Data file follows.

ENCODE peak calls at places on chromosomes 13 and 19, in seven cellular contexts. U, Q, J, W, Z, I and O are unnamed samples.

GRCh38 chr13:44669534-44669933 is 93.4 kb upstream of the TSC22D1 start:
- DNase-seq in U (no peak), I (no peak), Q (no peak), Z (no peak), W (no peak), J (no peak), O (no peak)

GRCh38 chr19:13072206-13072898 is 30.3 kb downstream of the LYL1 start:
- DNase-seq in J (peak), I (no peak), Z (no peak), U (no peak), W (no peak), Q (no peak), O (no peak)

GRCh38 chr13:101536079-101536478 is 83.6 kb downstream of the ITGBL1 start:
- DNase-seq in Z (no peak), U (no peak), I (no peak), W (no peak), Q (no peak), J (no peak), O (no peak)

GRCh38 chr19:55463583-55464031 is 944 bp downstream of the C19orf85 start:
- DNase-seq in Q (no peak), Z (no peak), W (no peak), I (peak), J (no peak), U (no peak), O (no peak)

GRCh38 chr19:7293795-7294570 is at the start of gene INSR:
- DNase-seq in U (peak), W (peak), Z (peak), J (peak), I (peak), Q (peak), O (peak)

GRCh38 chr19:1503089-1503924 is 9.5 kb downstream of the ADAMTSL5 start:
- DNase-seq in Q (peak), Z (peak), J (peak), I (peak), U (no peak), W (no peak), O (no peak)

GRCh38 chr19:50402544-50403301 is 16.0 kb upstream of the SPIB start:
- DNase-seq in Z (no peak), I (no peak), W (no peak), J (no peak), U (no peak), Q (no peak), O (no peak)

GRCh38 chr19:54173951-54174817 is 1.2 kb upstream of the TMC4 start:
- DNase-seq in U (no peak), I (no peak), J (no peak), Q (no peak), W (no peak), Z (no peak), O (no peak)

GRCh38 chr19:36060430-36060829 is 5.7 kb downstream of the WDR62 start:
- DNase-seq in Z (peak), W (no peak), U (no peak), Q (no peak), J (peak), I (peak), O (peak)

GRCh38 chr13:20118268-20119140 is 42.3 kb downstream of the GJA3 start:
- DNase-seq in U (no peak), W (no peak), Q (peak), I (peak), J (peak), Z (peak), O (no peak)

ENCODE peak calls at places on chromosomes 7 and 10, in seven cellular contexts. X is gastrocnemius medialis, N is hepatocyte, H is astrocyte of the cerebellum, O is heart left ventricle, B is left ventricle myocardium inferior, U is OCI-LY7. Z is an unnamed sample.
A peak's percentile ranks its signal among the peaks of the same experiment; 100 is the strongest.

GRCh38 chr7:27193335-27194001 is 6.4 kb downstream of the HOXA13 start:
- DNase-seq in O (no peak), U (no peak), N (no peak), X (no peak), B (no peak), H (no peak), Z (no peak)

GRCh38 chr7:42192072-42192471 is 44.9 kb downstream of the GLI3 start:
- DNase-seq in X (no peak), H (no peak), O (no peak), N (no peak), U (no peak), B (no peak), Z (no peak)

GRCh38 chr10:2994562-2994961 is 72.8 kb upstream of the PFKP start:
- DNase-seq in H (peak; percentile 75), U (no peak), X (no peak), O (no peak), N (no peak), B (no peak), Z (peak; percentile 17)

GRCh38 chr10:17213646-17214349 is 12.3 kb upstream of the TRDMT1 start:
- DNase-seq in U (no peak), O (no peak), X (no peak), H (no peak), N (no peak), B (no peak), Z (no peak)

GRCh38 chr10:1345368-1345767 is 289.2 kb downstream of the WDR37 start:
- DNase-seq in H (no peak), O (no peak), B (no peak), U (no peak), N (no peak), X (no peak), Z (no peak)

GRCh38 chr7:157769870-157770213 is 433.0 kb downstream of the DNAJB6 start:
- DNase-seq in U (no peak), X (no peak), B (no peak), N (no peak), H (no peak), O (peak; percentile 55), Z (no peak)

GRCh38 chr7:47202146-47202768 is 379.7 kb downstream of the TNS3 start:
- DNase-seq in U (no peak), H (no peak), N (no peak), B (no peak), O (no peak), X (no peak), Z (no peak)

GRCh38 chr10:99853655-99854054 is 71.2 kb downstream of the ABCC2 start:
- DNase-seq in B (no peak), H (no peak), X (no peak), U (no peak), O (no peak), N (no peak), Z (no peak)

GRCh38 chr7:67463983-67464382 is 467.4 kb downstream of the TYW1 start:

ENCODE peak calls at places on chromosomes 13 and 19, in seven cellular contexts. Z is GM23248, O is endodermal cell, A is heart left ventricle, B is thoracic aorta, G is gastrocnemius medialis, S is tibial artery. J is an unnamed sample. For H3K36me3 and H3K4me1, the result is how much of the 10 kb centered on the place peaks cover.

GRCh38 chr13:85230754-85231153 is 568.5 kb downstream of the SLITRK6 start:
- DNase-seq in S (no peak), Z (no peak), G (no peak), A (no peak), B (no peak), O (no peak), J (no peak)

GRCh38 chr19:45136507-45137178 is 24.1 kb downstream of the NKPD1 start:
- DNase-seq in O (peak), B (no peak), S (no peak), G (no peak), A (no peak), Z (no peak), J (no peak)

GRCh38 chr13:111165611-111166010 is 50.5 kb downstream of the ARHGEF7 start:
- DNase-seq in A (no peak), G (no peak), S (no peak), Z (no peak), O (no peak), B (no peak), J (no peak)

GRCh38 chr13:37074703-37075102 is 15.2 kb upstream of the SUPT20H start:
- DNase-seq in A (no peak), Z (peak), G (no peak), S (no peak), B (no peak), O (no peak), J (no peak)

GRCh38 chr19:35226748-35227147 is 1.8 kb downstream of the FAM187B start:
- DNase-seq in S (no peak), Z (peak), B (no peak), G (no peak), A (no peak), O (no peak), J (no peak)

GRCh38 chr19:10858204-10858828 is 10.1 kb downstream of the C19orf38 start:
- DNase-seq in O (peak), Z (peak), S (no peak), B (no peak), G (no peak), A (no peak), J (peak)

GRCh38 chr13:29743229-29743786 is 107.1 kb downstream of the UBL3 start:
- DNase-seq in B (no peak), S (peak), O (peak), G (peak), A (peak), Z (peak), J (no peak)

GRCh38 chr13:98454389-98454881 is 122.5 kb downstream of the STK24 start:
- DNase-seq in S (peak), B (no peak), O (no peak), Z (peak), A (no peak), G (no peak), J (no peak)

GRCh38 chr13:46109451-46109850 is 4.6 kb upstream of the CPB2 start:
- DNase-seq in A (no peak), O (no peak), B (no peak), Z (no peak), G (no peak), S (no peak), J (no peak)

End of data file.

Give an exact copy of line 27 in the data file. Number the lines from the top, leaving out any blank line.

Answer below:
- DNase-seq in X (no peak), H (no peak), O (no peak), N (no peak), U (no peak), B (no peak), Z (no peak)